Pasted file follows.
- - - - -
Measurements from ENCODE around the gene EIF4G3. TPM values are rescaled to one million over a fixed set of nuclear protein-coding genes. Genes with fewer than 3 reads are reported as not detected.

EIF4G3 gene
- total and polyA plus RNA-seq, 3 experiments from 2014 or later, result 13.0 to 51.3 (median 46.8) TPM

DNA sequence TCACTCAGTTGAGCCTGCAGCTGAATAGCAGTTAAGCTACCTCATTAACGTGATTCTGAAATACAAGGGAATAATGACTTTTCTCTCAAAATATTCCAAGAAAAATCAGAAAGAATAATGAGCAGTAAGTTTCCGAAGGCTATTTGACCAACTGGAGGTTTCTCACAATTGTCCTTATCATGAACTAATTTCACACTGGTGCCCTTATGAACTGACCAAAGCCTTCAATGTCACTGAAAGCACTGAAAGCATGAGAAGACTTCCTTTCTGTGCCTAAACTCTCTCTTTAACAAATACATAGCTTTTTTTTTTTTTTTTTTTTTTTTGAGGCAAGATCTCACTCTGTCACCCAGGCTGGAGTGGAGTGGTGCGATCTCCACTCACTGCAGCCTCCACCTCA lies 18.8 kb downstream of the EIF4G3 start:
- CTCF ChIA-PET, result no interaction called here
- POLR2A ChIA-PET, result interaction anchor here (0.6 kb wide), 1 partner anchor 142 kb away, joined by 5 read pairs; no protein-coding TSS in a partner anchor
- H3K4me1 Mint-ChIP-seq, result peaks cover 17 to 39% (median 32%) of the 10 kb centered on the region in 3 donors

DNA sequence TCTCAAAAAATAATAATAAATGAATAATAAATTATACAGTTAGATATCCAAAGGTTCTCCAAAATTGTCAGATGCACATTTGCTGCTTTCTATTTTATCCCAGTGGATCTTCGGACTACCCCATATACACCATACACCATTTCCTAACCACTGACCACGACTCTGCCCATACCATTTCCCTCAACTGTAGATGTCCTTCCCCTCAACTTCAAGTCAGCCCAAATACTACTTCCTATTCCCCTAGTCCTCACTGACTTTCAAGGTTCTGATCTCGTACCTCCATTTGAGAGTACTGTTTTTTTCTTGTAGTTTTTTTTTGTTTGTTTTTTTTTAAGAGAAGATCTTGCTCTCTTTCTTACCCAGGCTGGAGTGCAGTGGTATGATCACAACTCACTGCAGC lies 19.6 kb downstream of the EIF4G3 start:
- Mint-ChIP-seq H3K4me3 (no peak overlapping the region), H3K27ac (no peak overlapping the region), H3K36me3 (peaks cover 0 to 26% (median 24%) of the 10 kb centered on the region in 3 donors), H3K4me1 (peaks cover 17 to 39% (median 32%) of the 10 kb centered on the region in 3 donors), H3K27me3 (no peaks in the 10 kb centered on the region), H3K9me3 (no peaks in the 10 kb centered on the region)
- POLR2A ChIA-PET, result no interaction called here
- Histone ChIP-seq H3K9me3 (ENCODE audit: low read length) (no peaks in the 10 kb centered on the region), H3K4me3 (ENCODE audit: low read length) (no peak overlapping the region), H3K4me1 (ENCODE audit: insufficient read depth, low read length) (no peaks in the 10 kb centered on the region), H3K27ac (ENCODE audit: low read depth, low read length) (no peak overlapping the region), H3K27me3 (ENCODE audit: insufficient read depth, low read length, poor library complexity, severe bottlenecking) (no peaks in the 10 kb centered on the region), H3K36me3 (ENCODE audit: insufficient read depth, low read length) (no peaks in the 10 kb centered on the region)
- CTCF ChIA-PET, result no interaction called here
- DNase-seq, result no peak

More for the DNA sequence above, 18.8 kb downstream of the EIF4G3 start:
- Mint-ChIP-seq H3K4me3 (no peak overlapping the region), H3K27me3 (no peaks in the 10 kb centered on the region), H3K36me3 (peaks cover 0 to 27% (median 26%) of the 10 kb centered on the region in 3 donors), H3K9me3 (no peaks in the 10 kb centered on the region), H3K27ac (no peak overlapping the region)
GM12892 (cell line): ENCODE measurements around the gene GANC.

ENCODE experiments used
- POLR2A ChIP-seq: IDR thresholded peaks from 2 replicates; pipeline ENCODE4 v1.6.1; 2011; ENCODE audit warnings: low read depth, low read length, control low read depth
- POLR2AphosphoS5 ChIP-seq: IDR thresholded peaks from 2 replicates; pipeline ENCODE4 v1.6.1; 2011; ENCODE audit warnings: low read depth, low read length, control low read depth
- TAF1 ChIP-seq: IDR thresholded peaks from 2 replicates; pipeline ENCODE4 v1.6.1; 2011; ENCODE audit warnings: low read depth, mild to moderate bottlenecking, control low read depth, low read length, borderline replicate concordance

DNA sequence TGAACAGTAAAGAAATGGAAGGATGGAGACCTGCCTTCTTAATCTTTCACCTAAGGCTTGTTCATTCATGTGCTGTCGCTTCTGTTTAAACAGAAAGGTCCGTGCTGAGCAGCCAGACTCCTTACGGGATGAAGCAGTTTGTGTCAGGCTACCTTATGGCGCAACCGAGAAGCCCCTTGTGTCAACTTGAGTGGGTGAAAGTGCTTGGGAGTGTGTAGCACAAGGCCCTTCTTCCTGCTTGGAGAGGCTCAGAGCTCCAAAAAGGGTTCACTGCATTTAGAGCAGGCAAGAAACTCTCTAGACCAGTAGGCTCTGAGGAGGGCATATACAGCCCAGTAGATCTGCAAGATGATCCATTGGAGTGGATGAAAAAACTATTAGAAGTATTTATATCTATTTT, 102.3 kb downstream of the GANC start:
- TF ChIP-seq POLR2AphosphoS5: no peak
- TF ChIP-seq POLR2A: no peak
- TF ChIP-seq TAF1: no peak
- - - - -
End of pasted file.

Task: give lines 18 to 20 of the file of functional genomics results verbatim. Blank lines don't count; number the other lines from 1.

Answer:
- POLR2A ChIP-seq: IDR thresholded peaks from 2 replicates; pipeline ENCODE4 v1.6.1; 2011; ENCODE audit warnings: low read depth, low read length, control low read depth
- POLR2AphosphoS5 ChIP-seq: IDR thresholded peaks from 2 replicates; pipeline ENCODE4 v1.6.1; 2011; ENCODE audit warnings: low read depth, low read length, control low read depth
- TAF1 ChIP-seq: IDR thresholded peaks from 2 replicates; pipeline ENCODE4 v1.6.1; 2011; ENCODE audit warnings: low read depth, mild to moderate bottlenecking, control low read depth, low read length, borderline replicate concordance